Sept. 21, 2022Print | PDF
Wilfrid Laurier University researchers have received federal funding toward the enhancement of three innovative lab spaces that will investigate the psychology of aging, dynamics between social groups and chemistry with real-world applications.
Meaghan Barlow and Frank Kachanoff, both assistant professors of Psychology, and Louise Dawe, Vladimir Kitaev and Kenneth Maly from the Department of Chemistry and Biochemistry, all received grant funding from the Canada Foundation for Innovation’s John R. Evans Leaders Fund (JELF).
“Canada is world-renowned for state-of-the-art institutions and talented researchers pushing the boundaries of knowledge,” says the Honourable François-Philippe Champagne, minister of Innovation, Science and Industry. “Through the John R. Evans Leaders Fund, the Government of Canada is furthering our leadership and competitive advantage by supporting Canadians to pursue discoveries, overcome challenges and innovate to make a more prosperous, equitable and sustainable future for all.”
Barlow is a lifespan and social psychologist whose research identifies emotional and self-regulatory processes that can protect older adults' psychological well-being and physical health well into advanced old age. Given Canada’s rapidly aging population, Barlow feels that a better understanding of older adulthood is “urgently needed.”
“I hope to identify pathways that allow individuals to live their definition of a successful life,” she says.
Barlow’s JELF funding will be used to establish the Self-Regulation, Emotion and Aging Lab at Laurier. Using cutting-edge psychophysiological technology, she will be able to simultaneously collect autonomic nervous system and behavioural data while interviewing research participants.
“The mobile testing units purchased with these funds will allow me to implement experimental methods typically restricted to on-campus settings into individual homes,” says Barlow. “This is core to my research program, as it will allow me to collect data from representative adult lifespan samples, including populations typically excluded from these lines of research, such as mobility-restricted and rural individuals.”
Kachanoff’s research aims to shed light on how social and cultural identities impact our well-being, social interactions, and political and moral beliefs. His current focus is collective autonomy restriction, the perception that other social groups want to restrict one’s own group from expressing their sociocultural identity. While disempowered communities are frequently subjected to restrictive policies, even some members of privileged, majority groups report subjectively perceiving restrictions on their group. These subjective feelings of restriction have been central to the rhetoric of populist movements globally.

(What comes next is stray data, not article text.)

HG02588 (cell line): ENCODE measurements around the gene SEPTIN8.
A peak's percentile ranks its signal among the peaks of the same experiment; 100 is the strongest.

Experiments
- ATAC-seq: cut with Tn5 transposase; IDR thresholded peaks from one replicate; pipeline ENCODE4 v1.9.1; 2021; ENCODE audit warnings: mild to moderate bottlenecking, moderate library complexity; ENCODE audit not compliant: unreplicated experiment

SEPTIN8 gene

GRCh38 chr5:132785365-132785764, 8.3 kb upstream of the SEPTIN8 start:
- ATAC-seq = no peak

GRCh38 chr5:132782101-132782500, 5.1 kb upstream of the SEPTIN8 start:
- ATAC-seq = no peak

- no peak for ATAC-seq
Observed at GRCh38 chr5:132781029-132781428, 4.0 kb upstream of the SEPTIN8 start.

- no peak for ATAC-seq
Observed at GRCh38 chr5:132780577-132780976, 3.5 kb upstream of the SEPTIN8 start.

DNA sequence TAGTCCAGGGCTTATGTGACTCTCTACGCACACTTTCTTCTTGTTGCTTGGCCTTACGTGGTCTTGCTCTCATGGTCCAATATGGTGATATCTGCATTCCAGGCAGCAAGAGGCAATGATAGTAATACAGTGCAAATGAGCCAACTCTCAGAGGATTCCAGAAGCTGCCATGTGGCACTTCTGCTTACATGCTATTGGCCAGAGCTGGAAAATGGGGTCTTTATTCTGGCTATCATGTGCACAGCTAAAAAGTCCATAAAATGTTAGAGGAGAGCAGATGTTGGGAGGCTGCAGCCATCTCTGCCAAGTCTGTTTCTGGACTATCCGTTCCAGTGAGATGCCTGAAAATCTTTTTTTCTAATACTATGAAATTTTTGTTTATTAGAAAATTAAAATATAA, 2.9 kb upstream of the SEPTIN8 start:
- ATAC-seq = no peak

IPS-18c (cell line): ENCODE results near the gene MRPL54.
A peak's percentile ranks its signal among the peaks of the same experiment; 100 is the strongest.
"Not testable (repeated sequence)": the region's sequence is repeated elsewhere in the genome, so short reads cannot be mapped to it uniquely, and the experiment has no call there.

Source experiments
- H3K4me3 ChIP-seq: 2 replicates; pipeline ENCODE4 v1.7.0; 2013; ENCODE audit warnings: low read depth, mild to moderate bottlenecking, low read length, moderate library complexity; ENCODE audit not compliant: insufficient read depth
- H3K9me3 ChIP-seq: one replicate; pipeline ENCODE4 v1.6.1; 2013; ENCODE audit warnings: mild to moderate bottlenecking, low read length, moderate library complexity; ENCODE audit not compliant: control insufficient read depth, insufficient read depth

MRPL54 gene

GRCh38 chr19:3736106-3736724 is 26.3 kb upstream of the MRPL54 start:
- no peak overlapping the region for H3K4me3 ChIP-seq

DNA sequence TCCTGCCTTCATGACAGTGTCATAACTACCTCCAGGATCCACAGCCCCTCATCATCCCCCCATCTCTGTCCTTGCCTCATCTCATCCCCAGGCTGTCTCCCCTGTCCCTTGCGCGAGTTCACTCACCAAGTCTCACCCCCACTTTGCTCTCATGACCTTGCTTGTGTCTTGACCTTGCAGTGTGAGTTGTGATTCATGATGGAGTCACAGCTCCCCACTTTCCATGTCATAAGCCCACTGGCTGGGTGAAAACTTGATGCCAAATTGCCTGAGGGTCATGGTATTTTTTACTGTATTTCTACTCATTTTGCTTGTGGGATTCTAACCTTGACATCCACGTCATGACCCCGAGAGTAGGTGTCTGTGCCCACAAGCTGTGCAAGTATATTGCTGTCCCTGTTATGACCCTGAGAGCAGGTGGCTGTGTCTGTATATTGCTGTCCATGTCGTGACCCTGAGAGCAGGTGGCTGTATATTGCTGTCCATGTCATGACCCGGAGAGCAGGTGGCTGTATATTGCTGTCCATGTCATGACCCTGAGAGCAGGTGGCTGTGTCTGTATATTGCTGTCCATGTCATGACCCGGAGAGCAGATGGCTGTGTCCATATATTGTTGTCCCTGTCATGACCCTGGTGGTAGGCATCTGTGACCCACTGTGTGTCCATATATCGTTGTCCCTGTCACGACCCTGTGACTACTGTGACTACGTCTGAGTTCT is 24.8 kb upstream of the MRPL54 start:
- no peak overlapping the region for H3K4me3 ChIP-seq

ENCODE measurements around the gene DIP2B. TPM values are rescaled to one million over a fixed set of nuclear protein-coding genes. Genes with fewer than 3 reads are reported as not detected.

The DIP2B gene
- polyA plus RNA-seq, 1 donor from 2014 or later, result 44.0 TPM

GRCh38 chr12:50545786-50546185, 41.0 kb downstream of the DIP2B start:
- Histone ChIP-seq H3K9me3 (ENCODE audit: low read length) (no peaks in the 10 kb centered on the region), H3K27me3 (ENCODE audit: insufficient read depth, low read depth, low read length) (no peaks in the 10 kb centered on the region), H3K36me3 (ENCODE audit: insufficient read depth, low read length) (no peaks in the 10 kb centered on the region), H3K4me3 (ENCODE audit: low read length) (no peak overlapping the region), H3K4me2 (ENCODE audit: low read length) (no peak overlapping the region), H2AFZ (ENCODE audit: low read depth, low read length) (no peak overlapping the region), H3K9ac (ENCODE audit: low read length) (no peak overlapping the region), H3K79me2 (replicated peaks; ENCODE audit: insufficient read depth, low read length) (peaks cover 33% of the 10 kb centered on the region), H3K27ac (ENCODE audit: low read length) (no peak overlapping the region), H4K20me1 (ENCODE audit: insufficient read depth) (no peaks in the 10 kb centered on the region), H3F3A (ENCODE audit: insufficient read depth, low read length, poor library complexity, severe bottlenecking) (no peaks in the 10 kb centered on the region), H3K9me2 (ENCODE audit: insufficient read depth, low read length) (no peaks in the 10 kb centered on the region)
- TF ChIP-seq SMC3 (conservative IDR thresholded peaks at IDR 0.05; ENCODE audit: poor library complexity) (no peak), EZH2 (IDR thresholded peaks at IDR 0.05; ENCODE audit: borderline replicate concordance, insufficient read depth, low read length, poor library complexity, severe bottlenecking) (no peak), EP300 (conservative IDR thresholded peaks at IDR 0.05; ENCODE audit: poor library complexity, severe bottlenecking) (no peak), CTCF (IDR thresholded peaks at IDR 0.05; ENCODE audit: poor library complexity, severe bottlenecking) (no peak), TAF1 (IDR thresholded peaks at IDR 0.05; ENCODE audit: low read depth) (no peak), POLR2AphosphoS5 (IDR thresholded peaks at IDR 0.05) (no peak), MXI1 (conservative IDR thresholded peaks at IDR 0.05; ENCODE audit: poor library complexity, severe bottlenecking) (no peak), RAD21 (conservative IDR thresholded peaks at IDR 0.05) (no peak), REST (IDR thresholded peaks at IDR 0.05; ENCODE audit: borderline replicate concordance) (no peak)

With funding from JELF, Kachanoff will equip a behavioral research laboratory to conduct interactive role-playing experiments assessing how disempowered and privileged groups perceive and react to collective autonomy restriction.
“A core part of my research program aims to understand group dynamics by bringing people to the lab, having them form new and meaningful group identities, and then actually having them interact in a way that is dynamic and unscripted,” says Kachanoff. “This equipment has the precision to capture facial and verbal behavior in a way that is not possible with standard recording equipment, and it uses software that makes the process of analyzing such data incredibly efficient.”
Kachanoff is grateful that the support from CFI will create hands-on lab experiences for undergraduate and graduate researchers.
Dawe, Kitaev and Maly secured JELF funding for new X-ray technology that will advance each of their individual research programs. Broadly speaking, the chemists study materials with a range of potential applications including energy storage and conversion, display technologies and data storage, as well as the detection and removal of pollutants.
For any of these applications, an understanding of the structure of each material is essential. The properties of solid materials depend on what they are made of and how the elements are organized within the solid state, which can be studied using a technique called X-ray diffraction. Thanks to CFI’s support, Dawe, Kitaev and Maly will be able to purchase a powder X-ray diffractometer to use at Laurier.
“Two of the major areas of research in my program have been the study of materials where different phases simultaneously coexist in a single crystal – like having two crystals in one – and the examination of new molecules that exhibit supercooling. That is, an unusual difference between the temperature when something melts and when it freezes,” says Dawe. “This infrastructure funding is exciting because it means that we will be able to examine bulk properties, rather than just one single crystal. This will increase the productivity of our studies and will afford excellent training opportunities for undergraduate and graduate students.”
“My research program develops prototype devices based on nanoscale materials and materials with controlled surface chemistry and functionality, such as batteries and supercapacitors for energy storage, and plasmonic sensors for environmental monitoring and biochemical applications,” says Kitaev. “This infrastructure will significantly advance several of our group’s research priorities.”
“I use organic chemistry to prepare molecules that are designed to self-organize in predictable ways, as well as develop new materials for next-generation electronic devices such as displays, solar cells or sensors,” says Maly. “The powder X-ray diffractometer will play a critical role in understanding how these molecules self-organize and guide the development of new molecular materials with targeted properties."